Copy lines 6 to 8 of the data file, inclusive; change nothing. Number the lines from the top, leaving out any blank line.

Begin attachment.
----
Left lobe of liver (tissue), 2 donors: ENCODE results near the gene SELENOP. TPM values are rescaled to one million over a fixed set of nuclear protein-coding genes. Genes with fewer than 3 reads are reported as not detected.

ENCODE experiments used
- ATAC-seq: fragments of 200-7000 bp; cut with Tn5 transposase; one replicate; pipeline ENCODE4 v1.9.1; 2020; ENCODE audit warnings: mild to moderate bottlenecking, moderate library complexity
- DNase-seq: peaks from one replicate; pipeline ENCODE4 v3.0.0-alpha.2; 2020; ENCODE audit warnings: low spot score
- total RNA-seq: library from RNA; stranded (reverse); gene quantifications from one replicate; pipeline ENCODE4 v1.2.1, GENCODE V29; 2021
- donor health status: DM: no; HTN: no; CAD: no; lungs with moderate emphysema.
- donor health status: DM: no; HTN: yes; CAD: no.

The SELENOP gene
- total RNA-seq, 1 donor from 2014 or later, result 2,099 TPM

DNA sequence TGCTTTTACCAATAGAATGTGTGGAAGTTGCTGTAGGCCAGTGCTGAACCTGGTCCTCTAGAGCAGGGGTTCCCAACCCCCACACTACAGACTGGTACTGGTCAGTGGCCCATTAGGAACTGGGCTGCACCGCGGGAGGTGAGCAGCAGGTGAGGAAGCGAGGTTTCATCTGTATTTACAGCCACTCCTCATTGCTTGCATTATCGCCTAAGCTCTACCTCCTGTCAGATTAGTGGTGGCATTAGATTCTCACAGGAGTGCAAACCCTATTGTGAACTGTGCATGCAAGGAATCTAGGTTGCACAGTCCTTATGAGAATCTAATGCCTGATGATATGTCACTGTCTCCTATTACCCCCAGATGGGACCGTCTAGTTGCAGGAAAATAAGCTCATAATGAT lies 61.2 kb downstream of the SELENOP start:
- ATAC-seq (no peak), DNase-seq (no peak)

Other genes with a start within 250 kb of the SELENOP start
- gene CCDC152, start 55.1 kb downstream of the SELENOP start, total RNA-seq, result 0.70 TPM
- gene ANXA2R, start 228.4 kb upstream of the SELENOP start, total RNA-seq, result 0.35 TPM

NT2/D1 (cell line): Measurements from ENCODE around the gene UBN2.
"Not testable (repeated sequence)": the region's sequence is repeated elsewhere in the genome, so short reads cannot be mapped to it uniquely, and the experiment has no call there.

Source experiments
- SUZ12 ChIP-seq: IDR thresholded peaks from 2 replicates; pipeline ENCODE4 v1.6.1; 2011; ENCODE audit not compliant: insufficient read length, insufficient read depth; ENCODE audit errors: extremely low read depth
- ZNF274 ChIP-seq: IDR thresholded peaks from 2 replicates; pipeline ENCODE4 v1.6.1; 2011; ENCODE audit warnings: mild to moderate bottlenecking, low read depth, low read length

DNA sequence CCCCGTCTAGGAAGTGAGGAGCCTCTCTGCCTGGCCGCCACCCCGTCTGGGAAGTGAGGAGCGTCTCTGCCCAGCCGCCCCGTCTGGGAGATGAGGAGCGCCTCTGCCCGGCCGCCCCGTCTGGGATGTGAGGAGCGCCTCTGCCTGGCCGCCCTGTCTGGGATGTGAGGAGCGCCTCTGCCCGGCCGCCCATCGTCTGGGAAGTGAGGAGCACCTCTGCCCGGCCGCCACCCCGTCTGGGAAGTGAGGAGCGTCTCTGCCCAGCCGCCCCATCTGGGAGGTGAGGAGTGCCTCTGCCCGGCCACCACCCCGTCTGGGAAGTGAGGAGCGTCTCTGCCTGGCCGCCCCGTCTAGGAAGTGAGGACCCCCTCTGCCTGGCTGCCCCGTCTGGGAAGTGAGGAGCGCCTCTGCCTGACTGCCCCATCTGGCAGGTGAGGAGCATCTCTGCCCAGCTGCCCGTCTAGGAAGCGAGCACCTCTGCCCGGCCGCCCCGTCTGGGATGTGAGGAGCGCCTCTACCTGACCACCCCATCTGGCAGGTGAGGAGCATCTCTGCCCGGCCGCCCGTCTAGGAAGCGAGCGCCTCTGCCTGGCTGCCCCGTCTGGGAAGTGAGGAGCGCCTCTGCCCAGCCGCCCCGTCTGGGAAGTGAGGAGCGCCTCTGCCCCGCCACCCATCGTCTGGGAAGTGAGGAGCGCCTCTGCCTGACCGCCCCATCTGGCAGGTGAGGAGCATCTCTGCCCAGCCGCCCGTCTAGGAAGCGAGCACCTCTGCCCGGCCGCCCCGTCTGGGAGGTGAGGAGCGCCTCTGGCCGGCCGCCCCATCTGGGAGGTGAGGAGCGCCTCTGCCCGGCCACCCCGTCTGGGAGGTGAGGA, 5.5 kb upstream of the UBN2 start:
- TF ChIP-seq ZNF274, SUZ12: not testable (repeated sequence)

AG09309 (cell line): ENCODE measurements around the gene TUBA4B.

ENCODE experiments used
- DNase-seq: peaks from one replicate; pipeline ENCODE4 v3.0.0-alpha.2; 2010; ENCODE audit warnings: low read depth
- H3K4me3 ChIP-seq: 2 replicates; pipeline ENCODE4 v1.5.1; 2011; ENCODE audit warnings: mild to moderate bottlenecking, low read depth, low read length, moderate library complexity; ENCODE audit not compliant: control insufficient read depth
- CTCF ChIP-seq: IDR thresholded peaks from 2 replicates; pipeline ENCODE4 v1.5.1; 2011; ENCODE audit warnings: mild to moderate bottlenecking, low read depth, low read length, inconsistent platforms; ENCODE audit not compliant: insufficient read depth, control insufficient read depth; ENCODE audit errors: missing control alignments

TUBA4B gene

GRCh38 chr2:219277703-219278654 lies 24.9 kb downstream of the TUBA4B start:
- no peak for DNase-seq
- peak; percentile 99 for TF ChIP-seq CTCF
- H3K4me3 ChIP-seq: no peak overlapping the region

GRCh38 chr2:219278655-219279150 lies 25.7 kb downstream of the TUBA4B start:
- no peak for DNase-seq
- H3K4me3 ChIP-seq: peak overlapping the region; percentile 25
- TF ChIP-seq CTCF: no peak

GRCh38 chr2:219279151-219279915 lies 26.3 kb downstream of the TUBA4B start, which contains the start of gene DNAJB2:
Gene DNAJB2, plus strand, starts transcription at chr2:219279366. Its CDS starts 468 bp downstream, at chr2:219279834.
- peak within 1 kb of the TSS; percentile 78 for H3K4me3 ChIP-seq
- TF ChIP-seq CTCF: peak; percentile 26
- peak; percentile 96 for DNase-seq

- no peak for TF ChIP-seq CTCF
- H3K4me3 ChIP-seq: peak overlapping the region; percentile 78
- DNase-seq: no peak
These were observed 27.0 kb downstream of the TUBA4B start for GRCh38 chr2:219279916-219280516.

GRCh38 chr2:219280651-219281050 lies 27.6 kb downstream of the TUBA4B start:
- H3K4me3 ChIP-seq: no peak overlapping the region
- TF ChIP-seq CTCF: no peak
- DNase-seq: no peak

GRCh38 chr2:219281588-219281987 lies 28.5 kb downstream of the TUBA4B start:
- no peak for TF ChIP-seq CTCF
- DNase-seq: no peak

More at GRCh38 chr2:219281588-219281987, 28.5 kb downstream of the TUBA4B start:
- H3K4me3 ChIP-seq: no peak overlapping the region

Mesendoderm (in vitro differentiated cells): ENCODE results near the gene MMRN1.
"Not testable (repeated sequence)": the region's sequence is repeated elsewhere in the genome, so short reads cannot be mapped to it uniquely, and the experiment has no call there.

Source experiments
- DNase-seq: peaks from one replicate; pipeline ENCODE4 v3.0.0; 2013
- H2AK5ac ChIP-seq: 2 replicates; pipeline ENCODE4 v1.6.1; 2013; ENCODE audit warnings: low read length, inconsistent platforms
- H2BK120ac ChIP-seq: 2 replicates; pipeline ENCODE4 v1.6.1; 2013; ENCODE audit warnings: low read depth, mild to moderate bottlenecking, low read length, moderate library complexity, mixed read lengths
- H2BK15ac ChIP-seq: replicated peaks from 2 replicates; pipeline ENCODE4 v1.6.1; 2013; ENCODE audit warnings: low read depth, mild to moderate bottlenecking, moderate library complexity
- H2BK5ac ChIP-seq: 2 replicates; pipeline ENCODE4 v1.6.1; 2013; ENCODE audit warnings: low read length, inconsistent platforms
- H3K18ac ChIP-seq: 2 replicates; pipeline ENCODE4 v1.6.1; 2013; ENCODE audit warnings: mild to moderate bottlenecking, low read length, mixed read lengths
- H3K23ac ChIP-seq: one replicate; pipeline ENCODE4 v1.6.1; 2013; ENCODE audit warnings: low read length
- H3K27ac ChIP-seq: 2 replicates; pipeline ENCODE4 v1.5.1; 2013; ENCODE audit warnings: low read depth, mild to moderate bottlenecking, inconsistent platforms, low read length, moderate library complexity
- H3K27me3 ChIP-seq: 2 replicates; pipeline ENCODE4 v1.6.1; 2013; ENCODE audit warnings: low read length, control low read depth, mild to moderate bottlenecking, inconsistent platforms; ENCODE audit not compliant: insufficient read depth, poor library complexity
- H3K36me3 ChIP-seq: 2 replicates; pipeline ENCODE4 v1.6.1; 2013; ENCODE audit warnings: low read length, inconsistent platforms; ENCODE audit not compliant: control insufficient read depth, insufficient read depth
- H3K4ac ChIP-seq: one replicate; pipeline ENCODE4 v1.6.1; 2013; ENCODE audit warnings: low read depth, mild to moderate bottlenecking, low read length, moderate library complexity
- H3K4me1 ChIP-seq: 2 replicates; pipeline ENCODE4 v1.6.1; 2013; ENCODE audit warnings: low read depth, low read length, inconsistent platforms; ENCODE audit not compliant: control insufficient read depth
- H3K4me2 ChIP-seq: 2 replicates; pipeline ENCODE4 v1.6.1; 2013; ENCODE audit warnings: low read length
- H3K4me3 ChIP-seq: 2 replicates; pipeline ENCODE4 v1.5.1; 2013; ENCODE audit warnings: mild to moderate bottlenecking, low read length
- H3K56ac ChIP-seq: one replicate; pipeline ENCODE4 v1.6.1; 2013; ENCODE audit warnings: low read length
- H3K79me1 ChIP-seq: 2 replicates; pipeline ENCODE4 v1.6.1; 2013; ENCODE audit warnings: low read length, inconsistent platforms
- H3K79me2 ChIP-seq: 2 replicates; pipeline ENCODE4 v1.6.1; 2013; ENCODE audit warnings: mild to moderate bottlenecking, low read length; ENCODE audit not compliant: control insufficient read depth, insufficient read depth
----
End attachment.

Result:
- donor health status: DM: no; HTN: no; CAD: no; lungs with moderate emphysema.
- donor health status: DM: no; HTN: yes; CAD: no.

The SELENOP gene